Table 1--Bacterial counts of mesophilic bacteria, coliforms, coagulase positive and negative Staphylococci in tofu brand A. Colony forming units [g.sup.-1] (a) Lot Mesophilic Bacteria Total coliform 1 3.3 x [10.sup.6] 3.5 x [10.sup.4] (3 x [10.sup.6]-3.6 x (3.1 x [10.sup.4]-3.7 x [10.sup.6]) (d) [10.sup.4]) 2 4.3 x [10.sup.5] 3.2 x [10.sup.1] (4 x [10.sup.5]-4.8 x (2.9 x [10.sup.1]-3.5 x [10.sup.5]) [10.sup.1]) 3 4.5 x [10.sup.5] 3.7 x [10.sup.1] (4.4 x [10.sup.5]-4.7 x (3.5 x [10.sup.1]-3.9 x [10.sup.5]) [10.sup.1]) 4 7.2 x [10.sup.6] 8.3 x [10.sup.5] (7 x [10.sup.6]-7.6 x (8.1 x [10.sup.5]-8.5 x [10.sup.6]) [10.sup.5]) 5 9.1 x [10.sup.6] 3.5 x [10.sup.1] (9 x [10.sup.6]-9.3 x (3.4 x [10.sup.1]-3.7 x [10.sup.6]) [10.sup.1] 6 7.2 x [10.sup.6] 7.9 x [10.sup.5] (7 x [10.sup.6]-7.5 x (7.7 x [10.sup.5]-8 x [10.sup.6]) [10.sup.5]) Colony forming units [g.sup.-1] (a) Lot Fecal coliform SCP (b) 1 0.2 x [10.sup.4]# (3.1 x [10.sup.3] x 3.5 x [10.sup.3]) (3.1 x [10.sup.3]-3.6 x (3.1 x [10.sup.3] x 3.5 x [10.sup.3]) [10.sup.3]) 2 3.4 x [10.sup.3] NF (5) (3.1 x [10.sup.3]-3.7 x [10.sup.3]) 3 5.7 x [10.sup.1] NF (5.5 x [10.sup.1]-5.9 x [10.sup.1]) 4 6 x [10.sup.5]# 5.5 x [10.sup.4]# (5.8 x [10.sup.5]-6.2 x (5.4 x [10.sup.4]-5.7 x [10.sup.5]) [10.sup.4]) 5 NF 5.2 x [10.sup.4]# (4.9 x [10.sup.4]-5.3 x [10.sup.4]) 6 5.6 x [10.sup.5]# NF (5.4 x [10.sup.5]-5.8 x [10.sup.5]) Colony forming units [g.sup.-1] (a) Lot SCN (c) 1 (5 x [10.sup.3]-5.5 x [10.sup.3]) (5 x [10.sup.3]-5.5 x [10.sup.3]) 2 6.2 x [10.sup.3] (5.9 x [10.sup.3]-6.4 x [10.sup.3]) 3 7.2 x [10.sup.1] (6.9 x [10.sup.1]-7.3 x [10.sup.1]) 4 6.1 x [10.sup.4] (6 x [10.sup.4]-6.3 x [10.sup.4]) 5 6.8 x [10.sup.4] (6.6 x [10.sup.4]-6.9 x [10.sup.4]) 6 3.4 x [10.sup.1] (3.2 x [10.sup.1]-3.6 x [10.sup.1]) (a): Mean of five samples per lot. (b): CPS: coagulase positive Staphylococci. (c): CNS: coagulase negative Staphylococci. (d): In brackets: minimal and maximal values. Bold type indicates lots that exceed the limits of Brazilian legislation to tofu. NF: not found. Note: The lots that exceed the limits of Brazilian legislation to tofu are indicated with #. Table 2--Bacterial counts of mesophilic bacteria, coliforms, coagulase positive and negative Staphylococci in tofu brand B. Colony forming units [g.sup.-1] (a) Lot Mesophilic Bacteria Total coliform Fecal coliform 1 5.3 x [10.sup.6] 6.2 x [10.sup.5] 4.4 x [10.sup.5]# (5 x [10.sup.6]- (5.9 x [10.sup.5]- (4 x [10.sup.5]- 5.7 x [10.sup.6]) (d) 6.5 x [10.sup.5]) 4.7 x [10.sup.5]) 2 6.3 x [10.sup.5] 7.1 x [10.sup.4] 4.2 x [10.sup.4]# (6 x [10.sup.5]- (6.7 x [10.sup.4]- (3.9 x [10.sup.4]- 6.6 x [10.sup.5]) 7.3 x [10.sup.4]) 4.4 x [10.sup.4]) 3 4.8 x [10.sup.6] 7.3 x [10.sup.5] 6.5 x [10.sup.5]# (4.5 x [10.sup.6]- (7 x [10.sup.5]- (6.3 x [10.sup.5] x 5.2 x [10.sup.6]) 7.5 x [10.sup.5]) 6.7 x [10.sup.5]) 4 5.3 x [10.sup.6] 5.7 x [10.sup.5] 3.3 x [10.sup.5]# (5.1 x [10.sup.6]- (5.3 x [10.sup.5]- (3.1 x [10.sup.5]- 5.5 x [10.sup.6]) 5.8 x [10.sup.5]) 3.5 x [10.sup.5]) 5 7.4 x [10.sup.6] 8.2 x [10.sup.5] 3.7 x [10.sup.5]# (7.2 x [10.sup.6]- (7.9 x [10.sup.5]- (3.5 x [10.sup.5]- 7.8 x [10.sup.6]) 8.4 x [10.sup.5]) 3.8 x [10.sup.5]) 6 8.2 x [10.sup.6] 7.9 x [10.sup.5] 3.7 x [10.sup.5]# (8 x [10.sup.6]- (7.7 x [10.sup.5]- (3.5 x [10.sup.5]- 8.4 x [10.sup.6]) 8.2 x [10.sup.5]) 3.9 x [10.sup.5]) Colony forming units [g.sup.-1] (a) Lot SCP (b) SCN (c) 1 4.5 x [10.sup.4]# 6.3 x [10.sup.4] (4.2 x [10.sup.4]- (6 x [10.sup.4]- 4.8 x [10.sup.4]) 6.6 x [10.sup.4]) 2 3.6 x [10.sup.3]# 4.1 x [10.sup.3] (3.3 x [10.sup.3]- (3.9 x [10.sup.3]- 3.9 x [10.sup.3]) 4.3 x [10.sup.3]) 3 4.1 x [10.sup.4]# 5.1 x [10.sup.4] (3.8 x [10.sup.4]- (4.9 x [10.sup.4]- 4.3 x [10.sup.4]) 5.3 x [10.sup.4]) 4 4 x [10.sup.4]# 4.7 x [10.sup.4] (3.8 x [10.sup.4]- (4.5 x [10.sup.4]- 4.2 x [10.sup.4]) 4.9 x [10.sup.4]) 5 3.7 x [10.sup.1] NF (3.5 x [10.sup.1]- 3.8 x [10.sup.1]) 6 3.5 x [10.sup.4]# 3.9 x [10.sup.4] (3.3 x [10.sup.4]- (3.8 x [10.sup.4]- 3.7 x [10.sup.4]) 4.1 x [10.sup.4]) (a): Mean of five samples per lot. (b): CPS: coagulase positive Staphylococci. (c): CNS: coagulase negative Staphylococci. (d): In brackets: minimal and maximal values. Bold type indicates lots that exceed the limits of Brazilian legislation to tofu. NF: not found. Note: The lots that exceed the limits of Brazilian legislation to tofu are indicated with #.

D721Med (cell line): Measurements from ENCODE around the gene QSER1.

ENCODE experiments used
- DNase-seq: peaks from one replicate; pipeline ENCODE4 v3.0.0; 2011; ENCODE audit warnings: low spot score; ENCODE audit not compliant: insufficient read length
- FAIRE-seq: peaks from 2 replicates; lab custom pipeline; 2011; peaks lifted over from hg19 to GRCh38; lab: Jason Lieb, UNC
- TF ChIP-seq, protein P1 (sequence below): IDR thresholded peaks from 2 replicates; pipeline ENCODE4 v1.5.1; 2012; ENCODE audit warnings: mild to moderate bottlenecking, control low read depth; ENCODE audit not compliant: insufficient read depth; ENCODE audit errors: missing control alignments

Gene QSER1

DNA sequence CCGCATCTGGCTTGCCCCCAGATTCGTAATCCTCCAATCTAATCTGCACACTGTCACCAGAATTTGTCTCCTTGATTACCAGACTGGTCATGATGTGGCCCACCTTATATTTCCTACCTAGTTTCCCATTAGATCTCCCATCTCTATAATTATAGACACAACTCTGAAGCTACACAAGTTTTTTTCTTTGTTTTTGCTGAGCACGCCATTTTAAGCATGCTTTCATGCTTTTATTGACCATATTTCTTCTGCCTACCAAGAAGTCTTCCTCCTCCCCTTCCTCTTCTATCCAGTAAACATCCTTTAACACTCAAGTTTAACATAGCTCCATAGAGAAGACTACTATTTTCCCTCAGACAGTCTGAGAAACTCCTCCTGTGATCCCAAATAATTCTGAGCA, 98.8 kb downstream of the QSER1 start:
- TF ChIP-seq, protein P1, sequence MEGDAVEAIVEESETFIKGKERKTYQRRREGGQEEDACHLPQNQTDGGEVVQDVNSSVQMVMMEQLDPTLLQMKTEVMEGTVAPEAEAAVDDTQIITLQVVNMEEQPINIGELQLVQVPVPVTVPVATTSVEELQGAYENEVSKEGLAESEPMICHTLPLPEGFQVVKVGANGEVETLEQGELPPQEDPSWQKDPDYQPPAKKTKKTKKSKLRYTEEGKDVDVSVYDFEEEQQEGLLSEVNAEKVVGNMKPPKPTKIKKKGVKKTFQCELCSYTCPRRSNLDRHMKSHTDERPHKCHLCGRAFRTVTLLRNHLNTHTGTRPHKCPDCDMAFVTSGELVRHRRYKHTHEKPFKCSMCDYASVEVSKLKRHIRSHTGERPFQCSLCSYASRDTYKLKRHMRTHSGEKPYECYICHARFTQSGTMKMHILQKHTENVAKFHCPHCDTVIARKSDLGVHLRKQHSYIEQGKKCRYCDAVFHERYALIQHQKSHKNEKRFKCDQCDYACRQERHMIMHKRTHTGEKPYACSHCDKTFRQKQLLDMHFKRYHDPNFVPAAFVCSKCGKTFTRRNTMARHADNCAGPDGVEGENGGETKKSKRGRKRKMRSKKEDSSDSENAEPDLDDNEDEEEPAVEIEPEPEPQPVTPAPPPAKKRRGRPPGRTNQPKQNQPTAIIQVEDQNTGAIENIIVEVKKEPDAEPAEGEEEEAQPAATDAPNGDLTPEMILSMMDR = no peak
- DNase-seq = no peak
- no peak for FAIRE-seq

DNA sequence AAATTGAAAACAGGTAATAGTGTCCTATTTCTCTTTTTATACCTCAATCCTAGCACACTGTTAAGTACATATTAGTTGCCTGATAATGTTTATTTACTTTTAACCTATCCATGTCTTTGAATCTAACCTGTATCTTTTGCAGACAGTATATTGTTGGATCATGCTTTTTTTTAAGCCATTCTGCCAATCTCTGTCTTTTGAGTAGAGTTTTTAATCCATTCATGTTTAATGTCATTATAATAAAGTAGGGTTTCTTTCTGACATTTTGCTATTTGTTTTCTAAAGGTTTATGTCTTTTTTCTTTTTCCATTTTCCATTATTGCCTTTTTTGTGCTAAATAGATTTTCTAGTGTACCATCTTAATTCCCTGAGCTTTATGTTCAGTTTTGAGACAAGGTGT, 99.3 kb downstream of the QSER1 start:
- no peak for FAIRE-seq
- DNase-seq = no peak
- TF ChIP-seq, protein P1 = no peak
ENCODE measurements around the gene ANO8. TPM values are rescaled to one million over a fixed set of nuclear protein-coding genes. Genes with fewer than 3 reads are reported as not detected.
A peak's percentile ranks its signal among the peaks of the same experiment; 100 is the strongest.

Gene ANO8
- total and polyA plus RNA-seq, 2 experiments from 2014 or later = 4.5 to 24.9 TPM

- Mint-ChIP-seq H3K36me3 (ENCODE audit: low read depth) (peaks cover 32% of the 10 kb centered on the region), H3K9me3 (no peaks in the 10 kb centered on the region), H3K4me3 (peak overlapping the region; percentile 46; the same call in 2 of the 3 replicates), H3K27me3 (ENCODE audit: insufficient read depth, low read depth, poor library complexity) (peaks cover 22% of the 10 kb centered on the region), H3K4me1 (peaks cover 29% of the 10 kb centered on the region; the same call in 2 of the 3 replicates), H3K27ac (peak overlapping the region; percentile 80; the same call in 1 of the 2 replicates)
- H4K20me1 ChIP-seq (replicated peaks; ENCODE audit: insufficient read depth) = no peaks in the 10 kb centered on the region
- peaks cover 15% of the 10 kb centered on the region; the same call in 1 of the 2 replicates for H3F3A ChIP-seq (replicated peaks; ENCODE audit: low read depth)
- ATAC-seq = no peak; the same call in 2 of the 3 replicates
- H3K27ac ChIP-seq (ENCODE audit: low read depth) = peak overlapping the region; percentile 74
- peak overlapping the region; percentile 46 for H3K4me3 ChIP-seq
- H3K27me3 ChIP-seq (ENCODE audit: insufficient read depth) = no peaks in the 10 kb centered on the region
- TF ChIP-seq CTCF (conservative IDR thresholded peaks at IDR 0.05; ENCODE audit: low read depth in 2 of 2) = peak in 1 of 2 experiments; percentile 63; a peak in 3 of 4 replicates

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|Title Annotation:||texto en ingles|
|Author:||Ribeiro, Thais Teresa Brandao Cavalheiro; Costa, Gessica; da Costa, Marisa|
|Date:||Mar 1, 2017|